One of the most noticeable symptoms of head and neck cancer is a persistent lump in the head or the neck.
“With at least 800 new cases every year, it is one of the most common cancers in Singapore,” observes Dr Tan Hiang Khoon, Senior Consultant, Surgical Oncology at the National Cancer Centre Singapore (NCCS). Worldwide, this cancer is on the rise in young patients, possibly due to an increased incidence of human papillomavirus (HPV) infection-associated cancer in young females and the increased incidence of thyroid carcinoma.
“Usually, the patient would complain of seemingly harmless symptoms, like an enlarged lymph node on the neck, an ulcer in the mouth, a sore throat or a hoarse voice,” says Dr Tan. “But if it is head and neck cancer, these symptoms will not heal or go away with time. There is also a common mis-conception that cancer must cause pain. The truth is that early stage cancers are often painless!”
Head and neck cancer symptoms may include:
- A raised growth, swelling or lump in the neck
- Red or dark spots, redness with white or rough patches in the mouth
- Bleeding from the nose or mouth
- A sore that does not heal
- Persistent sore throat or hoarseness
- Burning or numbness in the tongue, lip or mouth
- Painful, sensitive or loose teeth
- Difficulty in chewing, swallowing or talking
Dr Tan says recognising the symptoms of head and neck cancer early can greatly improve cure rates. So play it safe: If you notice warning signs, seek treatment immediately.
An unhealthy lifestyle amongst the main culprits
Generally, those who are male and over the age of 40 are more likely to contract head and neck cancer.
But certain lifestyle habits and environmental factors can also play a part in some head and neck cancers involving the mucosa of the mouth and the throat.
“The major risk factors of oral and throat cancer are the use of tobacco, chewing betel nut leaves, oral sex with multiple partners, and frequent, heavy consumption of alcohol,” says Dr Tan. “Combining alcohol and tobacco further increases the risk.”
Other factors that raise a person’s risk of head and neck cancer are:
“To help prevent head and neck cancer, avoid smoking or drinking excessively,” advises Dr Tan. “Load up on fruits and vegetables, as well as iron, vitamins A and B. Practising good dental habits – like brushing twice a day and flossing – can also help keep this cancer at bay.”
- Poor oral health and hygiene, including dental caries and ill-fitting dentures
- Exposure to the Epstein-Barr virus (EBV), a herpes virus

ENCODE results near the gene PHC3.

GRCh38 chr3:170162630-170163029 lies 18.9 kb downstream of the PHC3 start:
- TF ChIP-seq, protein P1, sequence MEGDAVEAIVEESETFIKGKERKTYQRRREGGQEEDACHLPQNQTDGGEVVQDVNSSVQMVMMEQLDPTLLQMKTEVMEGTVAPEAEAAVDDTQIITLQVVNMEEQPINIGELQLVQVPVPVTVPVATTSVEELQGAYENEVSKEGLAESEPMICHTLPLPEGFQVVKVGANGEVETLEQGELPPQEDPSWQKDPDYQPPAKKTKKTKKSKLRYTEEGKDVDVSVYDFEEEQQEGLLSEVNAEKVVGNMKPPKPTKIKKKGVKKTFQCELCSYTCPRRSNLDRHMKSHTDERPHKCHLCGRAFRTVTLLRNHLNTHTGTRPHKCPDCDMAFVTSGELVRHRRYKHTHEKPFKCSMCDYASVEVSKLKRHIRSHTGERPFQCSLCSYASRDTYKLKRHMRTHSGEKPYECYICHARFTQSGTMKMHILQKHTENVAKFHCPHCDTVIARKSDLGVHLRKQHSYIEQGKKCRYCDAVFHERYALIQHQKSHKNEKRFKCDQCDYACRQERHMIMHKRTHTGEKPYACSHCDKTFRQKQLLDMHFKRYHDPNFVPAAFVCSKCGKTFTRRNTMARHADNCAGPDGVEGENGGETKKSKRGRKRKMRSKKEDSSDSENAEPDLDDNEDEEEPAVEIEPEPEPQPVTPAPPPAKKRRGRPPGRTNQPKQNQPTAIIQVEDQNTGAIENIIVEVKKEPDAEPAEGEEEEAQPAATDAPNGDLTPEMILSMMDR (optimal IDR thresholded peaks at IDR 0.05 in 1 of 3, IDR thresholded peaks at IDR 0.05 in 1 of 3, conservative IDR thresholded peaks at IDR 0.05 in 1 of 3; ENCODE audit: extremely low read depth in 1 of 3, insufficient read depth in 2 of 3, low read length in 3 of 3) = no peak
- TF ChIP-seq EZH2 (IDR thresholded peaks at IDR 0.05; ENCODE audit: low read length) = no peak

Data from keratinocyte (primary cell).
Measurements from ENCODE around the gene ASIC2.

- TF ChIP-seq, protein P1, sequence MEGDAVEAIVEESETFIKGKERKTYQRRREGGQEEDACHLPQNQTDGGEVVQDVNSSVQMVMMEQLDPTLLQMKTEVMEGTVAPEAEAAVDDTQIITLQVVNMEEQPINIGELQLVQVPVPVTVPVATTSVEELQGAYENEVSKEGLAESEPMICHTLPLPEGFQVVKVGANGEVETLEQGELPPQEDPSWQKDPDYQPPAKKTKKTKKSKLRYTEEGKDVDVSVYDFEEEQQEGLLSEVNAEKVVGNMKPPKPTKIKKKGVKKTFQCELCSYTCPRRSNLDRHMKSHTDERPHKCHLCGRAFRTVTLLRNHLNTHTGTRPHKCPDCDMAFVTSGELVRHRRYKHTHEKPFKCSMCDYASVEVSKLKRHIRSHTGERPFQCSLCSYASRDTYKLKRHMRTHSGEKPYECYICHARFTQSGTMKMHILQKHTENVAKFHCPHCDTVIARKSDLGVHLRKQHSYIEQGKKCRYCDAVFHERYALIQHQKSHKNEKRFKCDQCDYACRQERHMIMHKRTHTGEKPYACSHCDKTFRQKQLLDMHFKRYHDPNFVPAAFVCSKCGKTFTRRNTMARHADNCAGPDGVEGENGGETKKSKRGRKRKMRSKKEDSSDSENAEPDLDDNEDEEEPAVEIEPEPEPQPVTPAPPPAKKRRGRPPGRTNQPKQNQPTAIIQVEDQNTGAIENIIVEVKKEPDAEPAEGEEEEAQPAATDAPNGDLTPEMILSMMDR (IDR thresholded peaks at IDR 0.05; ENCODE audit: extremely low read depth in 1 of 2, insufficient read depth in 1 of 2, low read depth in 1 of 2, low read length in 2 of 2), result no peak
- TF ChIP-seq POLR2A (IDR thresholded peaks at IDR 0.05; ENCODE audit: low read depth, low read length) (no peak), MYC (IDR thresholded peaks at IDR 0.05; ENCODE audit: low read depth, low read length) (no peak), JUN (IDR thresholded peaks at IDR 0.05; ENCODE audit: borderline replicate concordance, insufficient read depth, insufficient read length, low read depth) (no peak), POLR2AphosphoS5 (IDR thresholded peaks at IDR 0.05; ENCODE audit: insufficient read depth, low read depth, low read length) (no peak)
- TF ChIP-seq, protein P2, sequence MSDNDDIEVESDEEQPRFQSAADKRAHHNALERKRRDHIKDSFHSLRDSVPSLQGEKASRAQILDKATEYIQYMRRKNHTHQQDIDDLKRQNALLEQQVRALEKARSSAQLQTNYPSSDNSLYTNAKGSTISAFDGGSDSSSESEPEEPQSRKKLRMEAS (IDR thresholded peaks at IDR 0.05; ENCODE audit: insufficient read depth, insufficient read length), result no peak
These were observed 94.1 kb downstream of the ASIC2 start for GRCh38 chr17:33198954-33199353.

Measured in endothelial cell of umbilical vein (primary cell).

- Human papillomavirus (HPV) infection, usually transmitted during sexual activity, in particular oral sex
- Exposure to wood, metal dust, asbestos, paint fumes and other chemical inhalants
- Exposure to radiation
- Excessive sun exposure, in the case of skin cancers
- Genetic factors, especially for thyroid carcinomas
At NCCS, the treatment of head and neck cancer involves a judicious combination of surgery, radiotherapy and chemotherapy as determined by a multidisciplinary team. Patients have access to cutting-edge technologies such as minimally invasive robotic surgery, as well as highly targeted radiation therapy and chemotherapy.
“Every decision is made by a panel of 10 to 15 oncologists, all sub-specialised in their own fields. This fact can be reassuring for patients. It actually removes the need to seek a second opinion, as the individualised treatment, tailored both to the patient and the cancer, is based on the consensus of a large panel of sub-specialists, including surgical, radiation and medical oncologists,” says Dr Tan.
At various stages, dentists, therapists, dietitians and social workers can also be part of the management team.
NCCS is currently leading a multinational phase 3 trial to investigate one of the roles of a targeted chemotherapy agent nimotuzumab. As many as 19 centres from 11 countries are participating in this trial that is the first head and neck cancer trial of its kind in the Asia-Pacific region. “That truly puts NCCS at the forefront of head and neck cancer treatment,” says Dr Tan.
Here’s an overview of the main types of head and neck cancer:
- Squamous cell carcinoma: Most head and neck cancers such as oral cancer, laryngeal (voice box) cancer and pharyngeal (throat) cancer fall in this category.
- Oral cancer can begin in the lips, gums, behind the molars or wisdom teeth, inside the mouth and cheeks, as well as the tongue. Many oral cancers are discovered during routine dental checks.
- Laryngeal (voice box) cancer: The second most common type of head and neck cancer, it occurs in the larynx (or the “voice box”), which is located at the top of the trachea (or “windpipe”). Most cases of this cancer occur in men.
- Pharyngeal (throat) cancer: This type of head and neck cancer occurs in the pharynx, which is the hollow tube in the neck that starts behind the nose and finishes at the top of the oesophagus. Hollywood actor Michael Douglas suffered from this cancer.
- Nasopharyngeal cancer: This type of head and neck cancer affects the nasopharynx region, which is the upper part of the throat behind the nose. It is linked to the Epstein-Barr virus. Singapore has one of the highest incidence of nasopharyngeal carcinomas in the world.
- Thyroid carcinoma: The incidence of this type of head and neck cancer has tripled in the last three decades. Doctors are still researching the causes of this increase.
- Salivary glands carcinoma: This is a rare type of cancer. US Senator and 2008 Republican presidential nominee John McCain is a survivor of salivary gland carcinoma.
- Skin cancers and sarcomas arising from the head and neck region: This type of cancer is more common in the Caucasian population and is linked to excessive sun exposure.